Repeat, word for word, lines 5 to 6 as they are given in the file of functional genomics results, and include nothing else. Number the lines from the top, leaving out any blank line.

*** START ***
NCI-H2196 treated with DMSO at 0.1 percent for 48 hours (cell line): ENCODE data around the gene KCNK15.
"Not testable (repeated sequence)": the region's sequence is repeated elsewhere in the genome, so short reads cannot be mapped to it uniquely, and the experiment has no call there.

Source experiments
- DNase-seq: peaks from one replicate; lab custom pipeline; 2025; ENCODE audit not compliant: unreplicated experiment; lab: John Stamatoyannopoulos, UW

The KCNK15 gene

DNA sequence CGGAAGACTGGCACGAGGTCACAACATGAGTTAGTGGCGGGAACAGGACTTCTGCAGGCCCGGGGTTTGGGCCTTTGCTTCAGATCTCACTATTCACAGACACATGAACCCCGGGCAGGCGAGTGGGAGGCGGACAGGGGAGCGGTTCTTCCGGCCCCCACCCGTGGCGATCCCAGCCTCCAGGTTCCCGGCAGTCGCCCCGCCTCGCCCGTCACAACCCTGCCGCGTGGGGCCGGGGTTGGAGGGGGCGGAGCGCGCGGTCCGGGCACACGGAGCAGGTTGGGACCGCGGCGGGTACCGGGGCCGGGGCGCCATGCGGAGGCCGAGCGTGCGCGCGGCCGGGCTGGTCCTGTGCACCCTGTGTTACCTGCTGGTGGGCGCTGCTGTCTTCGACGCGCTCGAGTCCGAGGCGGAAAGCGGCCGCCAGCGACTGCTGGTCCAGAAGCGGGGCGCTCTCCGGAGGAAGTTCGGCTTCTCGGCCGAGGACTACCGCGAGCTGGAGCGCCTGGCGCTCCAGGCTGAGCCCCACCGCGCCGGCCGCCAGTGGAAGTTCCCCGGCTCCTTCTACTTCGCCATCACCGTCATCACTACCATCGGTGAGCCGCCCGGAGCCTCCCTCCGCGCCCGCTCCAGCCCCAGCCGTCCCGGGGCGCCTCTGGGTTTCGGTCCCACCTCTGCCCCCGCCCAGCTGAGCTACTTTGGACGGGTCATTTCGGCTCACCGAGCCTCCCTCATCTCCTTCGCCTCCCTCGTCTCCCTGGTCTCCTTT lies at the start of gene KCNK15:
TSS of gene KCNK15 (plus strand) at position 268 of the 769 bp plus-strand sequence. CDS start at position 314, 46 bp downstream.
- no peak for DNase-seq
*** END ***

The KCNK15 gene

DNA sequence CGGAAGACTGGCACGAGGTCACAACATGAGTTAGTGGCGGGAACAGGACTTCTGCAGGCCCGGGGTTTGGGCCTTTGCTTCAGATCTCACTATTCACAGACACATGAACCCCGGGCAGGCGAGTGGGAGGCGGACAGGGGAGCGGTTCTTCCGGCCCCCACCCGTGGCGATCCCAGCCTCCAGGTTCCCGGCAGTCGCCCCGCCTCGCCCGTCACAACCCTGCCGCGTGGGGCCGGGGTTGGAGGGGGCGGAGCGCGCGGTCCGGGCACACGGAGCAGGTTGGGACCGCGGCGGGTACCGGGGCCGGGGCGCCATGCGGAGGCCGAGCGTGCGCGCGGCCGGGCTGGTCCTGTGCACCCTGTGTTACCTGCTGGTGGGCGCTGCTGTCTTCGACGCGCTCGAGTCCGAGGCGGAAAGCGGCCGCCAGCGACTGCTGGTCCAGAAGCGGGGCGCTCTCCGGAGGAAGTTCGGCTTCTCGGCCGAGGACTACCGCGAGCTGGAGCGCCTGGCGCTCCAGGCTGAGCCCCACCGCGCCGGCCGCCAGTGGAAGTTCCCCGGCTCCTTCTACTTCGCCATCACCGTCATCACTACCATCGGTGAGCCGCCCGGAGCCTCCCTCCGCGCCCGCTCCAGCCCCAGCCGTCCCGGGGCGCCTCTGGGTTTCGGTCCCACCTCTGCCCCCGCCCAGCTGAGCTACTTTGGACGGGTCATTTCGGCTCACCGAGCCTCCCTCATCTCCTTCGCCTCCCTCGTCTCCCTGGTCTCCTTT lies at the start of gene KCNK15: